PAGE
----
Yes it is unless you enjoy spending the time to bottle and cap beer, and if you ever move up to 10g batches i cant even dream of bottling 10g at a time! But then again since i kegged my first batch you are really hard pressed to get me to bottle ANYTHING anymore, Kegging is just SOOOOO much easier and Faster!
    The mind is like a beer, it does the most good when it is opened.

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  8. #8
    Join Date
    Sep 2007
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    Quote Originally Posted by vance71975
    Yes it is unless you enjoy spending the time to bottle and cap beer, and if you ever move up to 10g batches i cant even dream of bottling 10g at a time! ...
    I once bottled 10 gallons and brewed 10 gallons in the same day. My wife and kids were out of town for the weekend and it sounded like a good idea to me. lol. After all, I didn't have anything else to do, right? Wrong. Bad idea. I'll never do that again.

  9. #9
    Join Date
    May 2006
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    3,695
    I'd give the autosiphon a good hard look. You should take it apart down to the component pieces, including pulling o-rings out of their grooves. Some nasty stuff can hide under o-rings.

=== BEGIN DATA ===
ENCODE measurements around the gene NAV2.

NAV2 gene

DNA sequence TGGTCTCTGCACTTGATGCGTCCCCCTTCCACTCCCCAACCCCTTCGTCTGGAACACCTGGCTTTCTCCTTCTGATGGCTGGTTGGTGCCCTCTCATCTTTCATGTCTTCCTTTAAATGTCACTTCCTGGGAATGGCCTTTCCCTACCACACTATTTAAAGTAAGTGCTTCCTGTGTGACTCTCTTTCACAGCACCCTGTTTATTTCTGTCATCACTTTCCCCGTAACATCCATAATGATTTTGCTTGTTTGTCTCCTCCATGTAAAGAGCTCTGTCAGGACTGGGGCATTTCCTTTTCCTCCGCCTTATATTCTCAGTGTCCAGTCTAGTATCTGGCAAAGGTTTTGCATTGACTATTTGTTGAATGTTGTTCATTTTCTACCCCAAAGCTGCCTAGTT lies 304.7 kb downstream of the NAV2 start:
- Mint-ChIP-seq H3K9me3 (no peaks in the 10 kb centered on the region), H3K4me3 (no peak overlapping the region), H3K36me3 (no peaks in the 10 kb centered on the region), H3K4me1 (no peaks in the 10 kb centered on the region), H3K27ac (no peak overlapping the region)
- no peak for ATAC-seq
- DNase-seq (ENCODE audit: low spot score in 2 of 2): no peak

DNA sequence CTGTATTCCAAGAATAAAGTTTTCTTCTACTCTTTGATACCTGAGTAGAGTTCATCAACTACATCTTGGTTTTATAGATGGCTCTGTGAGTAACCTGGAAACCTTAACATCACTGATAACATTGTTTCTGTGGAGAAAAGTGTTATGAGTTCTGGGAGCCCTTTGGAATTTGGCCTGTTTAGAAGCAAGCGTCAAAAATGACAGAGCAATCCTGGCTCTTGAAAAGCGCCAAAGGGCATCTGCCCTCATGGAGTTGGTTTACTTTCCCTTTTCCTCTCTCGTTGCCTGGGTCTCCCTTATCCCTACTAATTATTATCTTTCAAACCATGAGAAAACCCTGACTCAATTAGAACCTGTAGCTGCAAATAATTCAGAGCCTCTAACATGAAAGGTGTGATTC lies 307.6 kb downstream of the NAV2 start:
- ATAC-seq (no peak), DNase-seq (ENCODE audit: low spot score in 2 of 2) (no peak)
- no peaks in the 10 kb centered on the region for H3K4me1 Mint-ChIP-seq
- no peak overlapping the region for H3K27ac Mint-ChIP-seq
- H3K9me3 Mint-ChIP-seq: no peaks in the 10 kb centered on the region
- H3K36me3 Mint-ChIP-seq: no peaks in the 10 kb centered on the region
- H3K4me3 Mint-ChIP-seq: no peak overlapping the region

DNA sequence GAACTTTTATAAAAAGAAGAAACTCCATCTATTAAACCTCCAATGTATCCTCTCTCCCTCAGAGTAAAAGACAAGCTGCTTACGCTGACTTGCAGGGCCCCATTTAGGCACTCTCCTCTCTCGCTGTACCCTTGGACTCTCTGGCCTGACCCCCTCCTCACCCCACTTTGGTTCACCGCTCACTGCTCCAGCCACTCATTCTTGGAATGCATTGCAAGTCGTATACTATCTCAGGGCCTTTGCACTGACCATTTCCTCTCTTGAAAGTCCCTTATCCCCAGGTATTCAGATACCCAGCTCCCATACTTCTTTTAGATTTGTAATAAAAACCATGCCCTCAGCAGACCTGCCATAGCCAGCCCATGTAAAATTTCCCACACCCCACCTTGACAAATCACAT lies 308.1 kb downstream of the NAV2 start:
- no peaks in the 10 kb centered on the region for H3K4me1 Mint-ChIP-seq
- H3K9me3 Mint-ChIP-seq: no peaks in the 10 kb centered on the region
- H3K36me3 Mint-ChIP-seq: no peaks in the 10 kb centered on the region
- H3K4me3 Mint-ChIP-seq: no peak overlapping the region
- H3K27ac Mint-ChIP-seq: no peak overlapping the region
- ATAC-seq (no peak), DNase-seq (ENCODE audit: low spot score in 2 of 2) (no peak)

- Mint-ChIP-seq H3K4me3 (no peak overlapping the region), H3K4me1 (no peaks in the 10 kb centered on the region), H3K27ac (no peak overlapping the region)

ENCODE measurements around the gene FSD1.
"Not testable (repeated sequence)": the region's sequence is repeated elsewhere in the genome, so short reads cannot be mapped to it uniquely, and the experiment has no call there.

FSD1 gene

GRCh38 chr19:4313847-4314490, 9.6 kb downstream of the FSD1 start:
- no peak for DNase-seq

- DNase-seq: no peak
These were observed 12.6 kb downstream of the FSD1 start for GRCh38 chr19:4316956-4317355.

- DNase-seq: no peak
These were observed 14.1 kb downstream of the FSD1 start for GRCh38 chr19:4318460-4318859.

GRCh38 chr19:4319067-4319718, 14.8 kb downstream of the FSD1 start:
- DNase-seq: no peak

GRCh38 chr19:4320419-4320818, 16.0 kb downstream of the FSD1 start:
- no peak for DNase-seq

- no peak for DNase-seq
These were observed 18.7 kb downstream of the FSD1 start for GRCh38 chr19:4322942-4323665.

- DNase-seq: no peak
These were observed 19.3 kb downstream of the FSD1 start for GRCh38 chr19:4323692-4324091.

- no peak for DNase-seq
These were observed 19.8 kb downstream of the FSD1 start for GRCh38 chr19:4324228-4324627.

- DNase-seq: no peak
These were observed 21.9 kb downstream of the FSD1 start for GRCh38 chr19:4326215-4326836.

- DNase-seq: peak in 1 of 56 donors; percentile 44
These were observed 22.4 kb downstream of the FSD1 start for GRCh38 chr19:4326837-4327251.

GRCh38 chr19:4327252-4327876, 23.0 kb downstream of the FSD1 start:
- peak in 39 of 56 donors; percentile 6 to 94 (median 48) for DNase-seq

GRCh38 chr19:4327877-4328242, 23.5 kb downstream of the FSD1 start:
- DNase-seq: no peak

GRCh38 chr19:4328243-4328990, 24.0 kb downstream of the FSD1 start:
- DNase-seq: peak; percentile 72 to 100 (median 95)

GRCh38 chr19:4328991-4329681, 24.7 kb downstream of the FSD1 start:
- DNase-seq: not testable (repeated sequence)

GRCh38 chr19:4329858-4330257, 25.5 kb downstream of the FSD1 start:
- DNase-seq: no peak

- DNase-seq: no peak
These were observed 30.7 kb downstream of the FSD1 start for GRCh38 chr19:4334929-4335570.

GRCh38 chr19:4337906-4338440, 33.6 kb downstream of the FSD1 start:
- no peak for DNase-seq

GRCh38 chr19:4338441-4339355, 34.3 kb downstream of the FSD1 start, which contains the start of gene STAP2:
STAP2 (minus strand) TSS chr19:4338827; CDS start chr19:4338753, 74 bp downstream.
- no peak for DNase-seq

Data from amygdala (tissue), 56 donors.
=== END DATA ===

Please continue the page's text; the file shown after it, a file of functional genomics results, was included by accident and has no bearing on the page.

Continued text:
If you got one of those brewing starter kits, you probably got a turkey baster in it. If not, you can get one at any grocery or LHBS. Toss the bulb and keep the tube. Drop the baster tube in the sanitizer. When you're ready to siphon, place one end of the siphon hose in the vessel you're siphoning from, pop the fat end of the baster tube in your mouth, stick skinny end of the tube into the siphon hose, suck the beer into the hose, pinch the hose, and pull the end off the baster tube and drop it into the vessel you're siphoning into. Spit the baster tube back into the sanitizer. Quick, easy, cheap, and no place for the buggers to hide. What's not to like?
    On deck: a clone of Carolina Beer Co's Rye Stout, clone of Breckenridge's Vanilla Porter,
    Primary: Schwarzbier
    Secondary: Dortmunder, Hopweizen
    Keg Conditioning: Dunkelweizen, Roggenbier, Okto, Ord. Bitter
    On tap: Alt, Hefeweizen, Cigar City Maduro clone, Mild
    Bottled: Mead, Quad Rajet, Granola Bar Braggot